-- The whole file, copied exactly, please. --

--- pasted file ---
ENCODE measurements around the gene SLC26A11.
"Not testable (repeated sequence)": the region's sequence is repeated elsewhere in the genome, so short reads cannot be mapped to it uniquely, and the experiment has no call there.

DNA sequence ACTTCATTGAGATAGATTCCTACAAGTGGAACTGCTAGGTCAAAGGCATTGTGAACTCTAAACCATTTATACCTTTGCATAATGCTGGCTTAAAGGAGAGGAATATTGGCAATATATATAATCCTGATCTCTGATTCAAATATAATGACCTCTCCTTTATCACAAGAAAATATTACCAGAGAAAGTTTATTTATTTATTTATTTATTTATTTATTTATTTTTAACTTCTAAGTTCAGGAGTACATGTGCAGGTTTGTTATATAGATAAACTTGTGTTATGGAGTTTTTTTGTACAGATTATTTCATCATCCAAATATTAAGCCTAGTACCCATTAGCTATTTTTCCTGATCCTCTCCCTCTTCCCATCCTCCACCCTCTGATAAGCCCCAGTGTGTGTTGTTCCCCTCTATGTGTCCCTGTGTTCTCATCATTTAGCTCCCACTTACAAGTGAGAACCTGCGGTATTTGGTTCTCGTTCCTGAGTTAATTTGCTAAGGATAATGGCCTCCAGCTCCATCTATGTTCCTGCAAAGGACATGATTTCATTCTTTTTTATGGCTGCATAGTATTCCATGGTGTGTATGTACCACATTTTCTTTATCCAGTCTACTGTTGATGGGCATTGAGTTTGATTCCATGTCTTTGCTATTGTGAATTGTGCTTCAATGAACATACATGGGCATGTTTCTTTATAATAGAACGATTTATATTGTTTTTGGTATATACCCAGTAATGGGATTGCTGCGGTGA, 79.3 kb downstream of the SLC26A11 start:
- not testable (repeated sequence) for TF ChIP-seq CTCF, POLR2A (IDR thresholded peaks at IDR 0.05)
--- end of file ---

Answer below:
ENCODE measurements around the gene SLC26A11.
"Not testable (repeated sequence)": the region's sequence is repeated elsewhere in the genome, so short reads cannot be mapped to it uniquely, and the experiment has no call there.

DNA sequence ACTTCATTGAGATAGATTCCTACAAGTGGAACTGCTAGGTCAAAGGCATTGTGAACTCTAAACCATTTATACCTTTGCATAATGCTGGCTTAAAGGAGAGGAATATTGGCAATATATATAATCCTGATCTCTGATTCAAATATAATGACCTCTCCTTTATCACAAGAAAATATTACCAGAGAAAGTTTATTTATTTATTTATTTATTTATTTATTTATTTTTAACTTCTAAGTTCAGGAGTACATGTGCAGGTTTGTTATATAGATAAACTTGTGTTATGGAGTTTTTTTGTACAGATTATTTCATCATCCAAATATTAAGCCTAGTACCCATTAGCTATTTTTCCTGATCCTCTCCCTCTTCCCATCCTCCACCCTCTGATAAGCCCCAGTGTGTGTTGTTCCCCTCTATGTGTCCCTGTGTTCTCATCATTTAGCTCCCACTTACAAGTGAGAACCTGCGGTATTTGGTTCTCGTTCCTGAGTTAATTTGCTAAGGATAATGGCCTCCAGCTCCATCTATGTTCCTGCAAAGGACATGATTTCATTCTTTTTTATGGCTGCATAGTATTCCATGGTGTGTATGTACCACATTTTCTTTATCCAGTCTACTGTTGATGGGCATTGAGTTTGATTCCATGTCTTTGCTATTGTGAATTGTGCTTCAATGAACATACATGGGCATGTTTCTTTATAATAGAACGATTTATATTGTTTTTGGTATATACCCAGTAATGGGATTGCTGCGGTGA, 79.3 kb downstream of the SLC26A11 start:
- not testable (repeated sequence) for TF ChIP-seq CTCF, POLR2A (IDR thresholded peaks at IDR 0.05)